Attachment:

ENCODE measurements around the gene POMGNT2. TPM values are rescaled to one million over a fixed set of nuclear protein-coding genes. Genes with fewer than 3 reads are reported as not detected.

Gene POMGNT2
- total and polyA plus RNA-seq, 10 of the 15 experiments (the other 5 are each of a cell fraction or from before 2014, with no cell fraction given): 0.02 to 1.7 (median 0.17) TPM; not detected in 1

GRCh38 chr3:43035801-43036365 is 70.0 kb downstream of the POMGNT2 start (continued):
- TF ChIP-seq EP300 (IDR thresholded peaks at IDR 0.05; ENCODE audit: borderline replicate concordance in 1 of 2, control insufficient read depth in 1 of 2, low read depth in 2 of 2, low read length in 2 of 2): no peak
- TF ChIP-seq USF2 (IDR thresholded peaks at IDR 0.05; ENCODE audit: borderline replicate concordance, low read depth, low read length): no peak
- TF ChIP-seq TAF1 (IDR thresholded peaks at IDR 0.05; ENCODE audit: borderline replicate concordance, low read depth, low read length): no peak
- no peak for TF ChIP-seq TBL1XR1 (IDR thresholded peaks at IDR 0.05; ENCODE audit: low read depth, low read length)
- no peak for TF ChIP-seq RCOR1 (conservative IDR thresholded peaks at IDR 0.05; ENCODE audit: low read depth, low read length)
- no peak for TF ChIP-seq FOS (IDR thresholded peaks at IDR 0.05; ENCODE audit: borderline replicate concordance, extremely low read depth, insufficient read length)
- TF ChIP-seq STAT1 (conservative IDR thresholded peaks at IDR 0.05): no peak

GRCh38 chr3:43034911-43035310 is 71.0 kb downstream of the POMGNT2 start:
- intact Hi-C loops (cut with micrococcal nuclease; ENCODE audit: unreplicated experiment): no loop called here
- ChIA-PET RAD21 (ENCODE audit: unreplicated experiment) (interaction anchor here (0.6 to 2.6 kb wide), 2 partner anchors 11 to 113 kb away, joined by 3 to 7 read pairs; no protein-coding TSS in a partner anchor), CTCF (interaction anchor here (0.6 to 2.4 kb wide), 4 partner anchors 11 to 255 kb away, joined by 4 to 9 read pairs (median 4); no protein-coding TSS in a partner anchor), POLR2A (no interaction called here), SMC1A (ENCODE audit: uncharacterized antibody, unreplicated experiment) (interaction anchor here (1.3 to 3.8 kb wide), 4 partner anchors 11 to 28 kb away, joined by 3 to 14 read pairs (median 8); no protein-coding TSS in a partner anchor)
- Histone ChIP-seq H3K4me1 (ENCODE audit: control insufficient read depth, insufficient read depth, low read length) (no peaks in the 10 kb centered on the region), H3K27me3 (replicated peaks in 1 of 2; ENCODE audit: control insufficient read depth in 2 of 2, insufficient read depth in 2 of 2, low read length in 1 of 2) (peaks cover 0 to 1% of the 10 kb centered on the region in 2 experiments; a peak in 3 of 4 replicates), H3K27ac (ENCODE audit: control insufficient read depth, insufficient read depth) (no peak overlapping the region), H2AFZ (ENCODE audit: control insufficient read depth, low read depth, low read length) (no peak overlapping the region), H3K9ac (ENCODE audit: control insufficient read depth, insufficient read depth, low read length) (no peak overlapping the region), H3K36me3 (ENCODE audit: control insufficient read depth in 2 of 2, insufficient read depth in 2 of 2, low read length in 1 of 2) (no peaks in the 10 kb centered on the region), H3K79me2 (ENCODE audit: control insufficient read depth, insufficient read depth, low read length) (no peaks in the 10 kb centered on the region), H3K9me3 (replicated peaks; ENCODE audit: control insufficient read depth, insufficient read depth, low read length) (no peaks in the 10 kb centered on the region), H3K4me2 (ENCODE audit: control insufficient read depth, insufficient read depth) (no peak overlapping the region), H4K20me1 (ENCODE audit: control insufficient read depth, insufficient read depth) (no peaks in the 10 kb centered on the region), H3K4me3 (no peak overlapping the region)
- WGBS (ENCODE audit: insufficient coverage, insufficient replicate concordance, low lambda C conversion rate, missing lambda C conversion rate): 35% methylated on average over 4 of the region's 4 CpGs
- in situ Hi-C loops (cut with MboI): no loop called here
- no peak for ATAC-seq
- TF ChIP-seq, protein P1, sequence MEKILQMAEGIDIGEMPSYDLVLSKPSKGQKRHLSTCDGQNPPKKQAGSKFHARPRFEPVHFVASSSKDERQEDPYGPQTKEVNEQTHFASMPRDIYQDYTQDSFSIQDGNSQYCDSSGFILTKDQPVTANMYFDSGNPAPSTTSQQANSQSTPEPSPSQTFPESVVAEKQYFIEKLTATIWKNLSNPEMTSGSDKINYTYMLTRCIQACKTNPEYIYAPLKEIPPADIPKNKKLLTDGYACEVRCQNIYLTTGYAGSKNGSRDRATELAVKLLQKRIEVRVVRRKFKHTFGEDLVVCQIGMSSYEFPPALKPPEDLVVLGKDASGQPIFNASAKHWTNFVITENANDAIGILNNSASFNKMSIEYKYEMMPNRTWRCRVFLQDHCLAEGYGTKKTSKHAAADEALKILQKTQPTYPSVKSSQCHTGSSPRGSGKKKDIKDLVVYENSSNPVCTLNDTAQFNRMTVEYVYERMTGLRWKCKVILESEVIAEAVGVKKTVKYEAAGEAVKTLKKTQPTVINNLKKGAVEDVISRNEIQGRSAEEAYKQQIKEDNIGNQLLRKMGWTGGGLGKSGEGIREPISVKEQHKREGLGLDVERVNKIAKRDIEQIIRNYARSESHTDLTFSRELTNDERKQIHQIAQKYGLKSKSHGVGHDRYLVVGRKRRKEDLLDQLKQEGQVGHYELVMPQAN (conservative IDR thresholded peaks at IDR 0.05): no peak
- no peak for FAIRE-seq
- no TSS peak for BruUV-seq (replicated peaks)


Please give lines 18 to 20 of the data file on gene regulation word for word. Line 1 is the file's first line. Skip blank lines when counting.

- no peak for ATAC-seq
- TF ChIP-seq, protein P1, sequence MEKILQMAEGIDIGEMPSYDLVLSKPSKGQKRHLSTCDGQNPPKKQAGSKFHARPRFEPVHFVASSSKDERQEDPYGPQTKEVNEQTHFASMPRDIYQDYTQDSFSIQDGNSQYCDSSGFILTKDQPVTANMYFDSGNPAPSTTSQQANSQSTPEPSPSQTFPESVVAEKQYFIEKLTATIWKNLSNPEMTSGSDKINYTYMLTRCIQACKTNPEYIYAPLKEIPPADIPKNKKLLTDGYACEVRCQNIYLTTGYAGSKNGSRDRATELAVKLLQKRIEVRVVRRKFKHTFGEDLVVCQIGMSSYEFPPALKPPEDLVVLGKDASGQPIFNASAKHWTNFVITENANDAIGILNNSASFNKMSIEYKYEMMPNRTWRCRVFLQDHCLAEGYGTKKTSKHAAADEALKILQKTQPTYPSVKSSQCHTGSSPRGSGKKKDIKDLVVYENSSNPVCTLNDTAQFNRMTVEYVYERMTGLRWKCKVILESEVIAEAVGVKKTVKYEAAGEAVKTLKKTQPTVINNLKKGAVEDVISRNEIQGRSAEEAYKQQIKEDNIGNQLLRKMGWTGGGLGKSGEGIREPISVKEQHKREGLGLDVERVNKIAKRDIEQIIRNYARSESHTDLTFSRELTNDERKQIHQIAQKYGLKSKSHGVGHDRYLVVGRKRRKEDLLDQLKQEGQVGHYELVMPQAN (conservative IDR thresholded peaks at IDR 0.05): no peak
- no peak for FAIRE-seq